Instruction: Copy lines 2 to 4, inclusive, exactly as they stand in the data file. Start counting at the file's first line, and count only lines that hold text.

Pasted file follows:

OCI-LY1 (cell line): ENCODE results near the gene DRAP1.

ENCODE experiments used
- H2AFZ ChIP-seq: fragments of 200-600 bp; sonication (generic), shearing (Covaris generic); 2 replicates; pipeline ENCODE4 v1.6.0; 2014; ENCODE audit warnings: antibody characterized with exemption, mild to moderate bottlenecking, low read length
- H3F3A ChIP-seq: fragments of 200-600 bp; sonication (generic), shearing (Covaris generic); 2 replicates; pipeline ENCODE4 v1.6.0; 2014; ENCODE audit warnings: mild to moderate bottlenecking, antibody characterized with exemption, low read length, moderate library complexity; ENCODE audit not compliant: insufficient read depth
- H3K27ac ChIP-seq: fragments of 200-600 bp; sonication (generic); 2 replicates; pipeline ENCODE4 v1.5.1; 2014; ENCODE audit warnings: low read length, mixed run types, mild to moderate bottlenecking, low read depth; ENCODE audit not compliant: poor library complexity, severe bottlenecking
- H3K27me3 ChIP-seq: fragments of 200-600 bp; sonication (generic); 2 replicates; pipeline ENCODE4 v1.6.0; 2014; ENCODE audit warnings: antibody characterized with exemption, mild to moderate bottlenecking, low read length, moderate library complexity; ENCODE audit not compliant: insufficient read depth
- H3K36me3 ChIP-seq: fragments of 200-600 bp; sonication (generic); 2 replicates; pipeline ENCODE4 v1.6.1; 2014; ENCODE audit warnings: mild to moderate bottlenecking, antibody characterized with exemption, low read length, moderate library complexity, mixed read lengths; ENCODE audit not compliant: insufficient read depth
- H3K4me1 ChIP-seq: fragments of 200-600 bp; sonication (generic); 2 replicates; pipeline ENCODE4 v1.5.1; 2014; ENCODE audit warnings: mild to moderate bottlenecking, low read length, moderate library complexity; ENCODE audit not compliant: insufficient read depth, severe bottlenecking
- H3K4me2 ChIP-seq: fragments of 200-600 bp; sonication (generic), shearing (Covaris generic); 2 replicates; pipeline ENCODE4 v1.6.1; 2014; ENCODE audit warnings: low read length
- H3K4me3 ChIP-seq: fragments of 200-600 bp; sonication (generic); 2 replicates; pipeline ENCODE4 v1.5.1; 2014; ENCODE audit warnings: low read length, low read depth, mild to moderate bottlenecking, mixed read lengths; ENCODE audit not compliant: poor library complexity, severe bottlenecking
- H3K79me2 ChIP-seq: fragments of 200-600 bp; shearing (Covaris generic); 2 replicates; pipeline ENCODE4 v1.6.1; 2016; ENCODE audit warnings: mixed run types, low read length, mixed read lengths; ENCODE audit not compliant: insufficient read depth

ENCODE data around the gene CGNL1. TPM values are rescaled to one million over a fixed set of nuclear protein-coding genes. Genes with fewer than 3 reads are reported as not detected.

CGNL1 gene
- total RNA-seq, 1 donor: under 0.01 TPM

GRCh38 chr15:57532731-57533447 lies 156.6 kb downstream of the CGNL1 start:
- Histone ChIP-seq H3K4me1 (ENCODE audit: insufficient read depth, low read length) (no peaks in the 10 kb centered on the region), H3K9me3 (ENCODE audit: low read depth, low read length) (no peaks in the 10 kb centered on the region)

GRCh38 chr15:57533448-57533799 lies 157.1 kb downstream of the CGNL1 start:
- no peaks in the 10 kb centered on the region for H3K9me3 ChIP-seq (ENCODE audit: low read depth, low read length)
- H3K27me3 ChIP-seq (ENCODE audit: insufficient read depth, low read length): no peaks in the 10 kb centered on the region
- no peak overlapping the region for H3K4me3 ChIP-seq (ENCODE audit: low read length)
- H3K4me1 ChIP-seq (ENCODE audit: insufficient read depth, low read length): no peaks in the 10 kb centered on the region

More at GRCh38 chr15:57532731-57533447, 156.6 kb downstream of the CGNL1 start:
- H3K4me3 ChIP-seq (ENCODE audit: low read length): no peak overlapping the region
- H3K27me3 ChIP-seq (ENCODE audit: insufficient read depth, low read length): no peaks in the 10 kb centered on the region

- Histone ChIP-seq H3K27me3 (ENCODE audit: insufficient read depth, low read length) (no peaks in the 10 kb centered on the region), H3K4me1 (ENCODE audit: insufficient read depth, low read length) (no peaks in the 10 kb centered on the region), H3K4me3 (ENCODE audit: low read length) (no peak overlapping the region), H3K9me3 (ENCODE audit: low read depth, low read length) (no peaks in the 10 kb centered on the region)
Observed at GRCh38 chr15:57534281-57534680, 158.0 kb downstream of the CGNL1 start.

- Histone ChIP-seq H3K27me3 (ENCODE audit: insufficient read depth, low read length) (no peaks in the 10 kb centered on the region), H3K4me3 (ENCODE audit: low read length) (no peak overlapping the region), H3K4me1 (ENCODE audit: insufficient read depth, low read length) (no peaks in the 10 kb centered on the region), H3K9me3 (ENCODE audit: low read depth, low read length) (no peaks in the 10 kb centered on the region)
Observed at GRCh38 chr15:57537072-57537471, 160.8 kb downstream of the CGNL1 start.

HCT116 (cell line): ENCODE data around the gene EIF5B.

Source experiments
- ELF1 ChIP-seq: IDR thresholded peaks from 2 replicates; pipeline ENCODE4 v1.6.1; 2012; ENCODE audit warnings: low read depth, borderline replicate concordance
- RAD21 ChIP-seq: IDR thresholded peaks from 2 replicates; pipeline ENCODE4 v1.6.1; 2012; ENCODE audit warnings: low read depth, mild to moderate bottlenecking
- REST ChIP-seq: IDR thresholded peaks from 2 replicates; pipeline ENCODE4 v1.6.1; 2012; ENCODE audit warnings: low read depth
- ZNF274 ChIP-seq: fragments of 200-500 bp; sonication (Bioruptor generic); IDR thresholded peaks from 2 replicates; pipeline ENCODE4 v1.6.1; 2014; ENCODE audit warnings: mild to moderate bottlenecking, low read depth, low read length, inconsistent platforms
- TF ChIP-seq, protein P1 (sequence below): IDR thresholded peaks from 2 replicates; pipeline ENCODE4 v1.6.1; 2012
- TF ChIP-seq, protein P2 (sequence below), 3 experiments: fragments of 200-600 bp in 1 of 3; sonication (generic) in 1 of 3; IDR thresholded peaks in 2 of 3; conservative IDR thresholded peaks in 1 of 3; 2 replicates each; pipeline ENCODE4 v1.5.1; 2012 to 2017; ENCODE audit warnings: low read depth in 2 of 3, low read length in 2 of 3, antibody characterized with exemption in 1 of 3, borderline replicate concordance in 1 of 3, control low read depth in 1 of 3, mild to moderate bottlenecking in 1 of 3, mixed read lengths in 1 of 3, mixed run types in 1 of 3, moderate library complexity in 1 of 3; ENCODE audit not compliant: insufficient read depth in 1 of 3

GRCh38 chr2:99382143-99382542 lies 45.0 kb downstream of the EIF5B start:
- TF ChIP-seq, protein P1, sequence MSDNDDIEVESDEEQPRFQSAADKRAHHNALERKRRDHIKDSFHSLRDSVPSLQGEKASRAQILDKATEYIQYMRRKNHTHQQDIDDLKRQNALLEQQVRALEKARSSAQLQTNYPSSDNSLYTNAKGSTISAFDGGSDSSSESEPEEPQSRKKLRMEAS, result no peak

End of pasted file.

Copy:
ENCODE experiments used
- H2AFZ ChIP-seq: fragments of 200-600 bp; sonication (generic), shearing (Covaris generic); 2 replicates; pipeline ENCODE4 v1.6.0; 2014; ENCODE audit warnings: antibody characterized with exemption, mild to moderate bottlenecking, low read length
- H3F3A ChIP-seq: fragments of 200-600 bp; sonication (generic), shearing (Covaris generic); 2 replicates; pipeline ENCODE4 v1.6.0; 2014; ENCODE audit warnings: mild to moderate bottlenecking, antibody characterized with exemption, low read length, moderate library complexity; ENCODE audit not compliant: insufficient read depth